Do “all lives matter,” or do “black lives matter?”

While some of the most vocal supporters of the former undoubtedly seek to quell conversation on the latter, the truth is, all lives matter. A serious conversation in this context – one in which facts are not ignored or distorted – would serve both the country and the African American community well.

Last week, the Washington Post reported in a front page a story that 24 unarmed African American teenagers have been killed by white police in the past year. The takeaway was clear: these should never have happened. Yet, among these, we have the Michael Brown event in Ferguson, Missouri, an incident that looks far different based on investigative facts than the surrounding media narrative. There is scant evidence that this tragedy meets the test of a “gentle giant” being gunned down in the street for no reason.

Police that engage in dangerous, reckless, or outright illegal behavior that causes harm to others deserve harsh consequences. But unlike what the Post would have you believe, that does not mean that every time an African American suffers death at the hands of the police that it is “another instance of overly aggressive and improper use of authority….”

The same Washington Post that focused on the deaths of 24 over an entire year also reported that in July alone there were 45 murders in Baltimore. Overwhelmingly, this is a matter of black on black crime. As of August 2, there were 84 people slain in Washington, D.C. Murder is up by 32 percent in Atlanta, by 17 percent in Chicago, and 13 percent in New York. These crimes are again, unfortunately the result of inner-city violence, largely ignored by a mainstream media far more concerned with perpetuating the narrative of police slayings.

The day after a white policeman was killed by an African American during a “routine traffic stop,” Washington Post columnist Lonnae Neal documented her own, similar experience. She said that in the past, being pulled over had annoyed her. Now, she is “afraid,” largely due to her unique experience.

Ms. Neal was pulled over for a headlight that was out. Driving the car was her daughter, who did not have her license with her. “He ran her name, said it wasn’t in their records. I said it had to be. He shined his flashlight into the car. It hurt my eyes.”

While the policeman went back to his car to try and establish the facts, Ms. Neal got out of the car while ordering her son to go back to the house and get the license. Shockingly, the cop told her to get back in the car. Then he said he was going to count to five. Ms. Neal claims to have frozen and at the count of four suddenly regained her form to both go the car and yell, “I’m a reporter for the Washington Post.” In the next little bit of time, the police officer apologized for yelling, as did Ms. Neal. Later, the cop asked, “I’m not going to read about this, am I?” She responded, “no worries.” Ms. Neal received no citations.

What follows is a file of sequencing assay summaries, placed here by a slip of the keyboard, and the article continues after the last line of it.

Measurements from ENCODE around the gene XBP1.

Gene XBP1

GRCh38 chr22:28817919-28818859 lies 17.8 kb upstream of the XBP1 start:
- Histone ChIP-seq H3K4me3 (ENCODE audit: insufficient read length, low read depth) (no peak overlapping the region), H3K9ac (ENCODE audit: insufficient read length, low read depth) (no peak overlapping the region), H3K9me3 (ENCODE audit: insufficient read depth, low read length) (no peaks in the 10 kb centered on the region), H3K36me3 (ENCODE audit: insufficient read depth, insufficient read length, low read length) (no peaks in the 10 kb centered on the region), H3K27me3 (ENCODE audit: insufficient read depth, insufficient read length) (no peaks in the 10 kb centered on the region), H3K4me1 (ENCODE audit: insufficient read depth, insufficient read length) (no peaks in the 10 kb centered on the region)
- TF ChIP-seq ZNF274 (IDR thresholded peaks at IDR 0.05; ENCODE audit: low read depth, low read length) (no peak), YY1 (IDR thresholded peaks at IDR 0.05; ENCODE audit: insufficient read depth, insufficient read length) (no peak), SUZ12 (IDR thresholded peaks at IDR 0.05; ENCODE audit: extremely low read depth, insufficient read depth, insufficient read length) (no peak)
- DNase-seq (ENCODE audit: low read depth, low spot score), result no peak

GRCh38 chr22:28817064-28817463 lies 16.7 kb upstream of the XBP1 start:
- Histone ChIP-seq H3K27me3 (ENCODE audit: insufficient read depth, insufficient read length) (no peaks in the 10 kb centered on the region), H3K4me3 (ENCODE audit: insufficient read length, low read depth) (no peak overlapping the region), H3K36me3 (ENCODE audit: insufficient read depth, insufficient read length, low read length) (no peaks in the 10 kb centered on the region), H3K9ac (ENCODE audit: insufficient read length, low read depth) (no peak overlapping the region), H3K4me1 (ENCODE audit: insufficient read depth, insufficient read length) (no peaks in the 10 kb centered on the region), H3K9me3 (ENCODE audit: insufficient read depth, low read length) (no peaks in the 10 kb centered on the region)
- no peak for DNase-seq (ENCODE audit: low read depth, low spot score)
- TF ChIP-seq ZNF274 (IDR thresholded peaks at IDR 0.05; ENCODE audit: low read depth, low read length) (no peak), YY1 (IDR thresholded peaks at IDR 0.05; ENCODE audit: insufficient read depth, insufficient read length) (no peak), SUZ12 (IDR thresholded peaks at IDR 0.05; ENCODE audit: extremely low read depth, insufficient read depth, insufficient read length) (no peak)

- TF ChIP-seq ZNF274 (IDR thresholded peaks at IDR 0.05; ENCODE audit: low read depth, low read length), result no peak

Of course, it all was there in the Post, Ms. Neal portrayed as a victim. Her conclusion is: “Every time someone is left humiliated or frightened by one of these stops (let alone bloody or dead), some of what binds is lost.” How about a little humility and gratitude for a cop who let her off after an attempt to influence the outcome by invoking her position as a reporter?

Why all of this detail on an isolated incident? Well, on August 9, an African American woman wielding a knife was shot by a policemen in Washington, D.C. The cops said it was after she had swung the knife at the cop. One observer, Terrence Bogan said: “I didn’t see her swing the knife. He shouldn’t have shot. Not at all.” Fortunately, for the police in this case, there is actual video that shows the woman most definitely swinging the knife. So, what is the verdict here? “It seems the officer was restrained and there was only one shot. It appears the officer was justified,” said Philip Stinson, associate professor of criminal justice at Bowling Green State University.

We simply cannot ask the police to risk their lives day after day, going into violent, life threatening situations and parsing out the number of bullets they can fire in self defense. No society can endure that sort of approach.

Most important, it is time to reaffirm that it is all lives that matter. When all of us, black and white, have that mindset, you have to believe the amount of senseless, growing, and ongoing mayhem that is so ever present in too many communities with large percentages of African Americans will decline.

Police wrongdoing must not stand, however, given the numbers, focusing on African Americans killed by the police—no matter the fact base—versus on the complete breakdown of order and normal understandings is a mistake. When we truly care about one another, when African American leaders and the mainstream media spend an amount of time on these tragedies proportionate to their numbers, then we can begin to have some hope.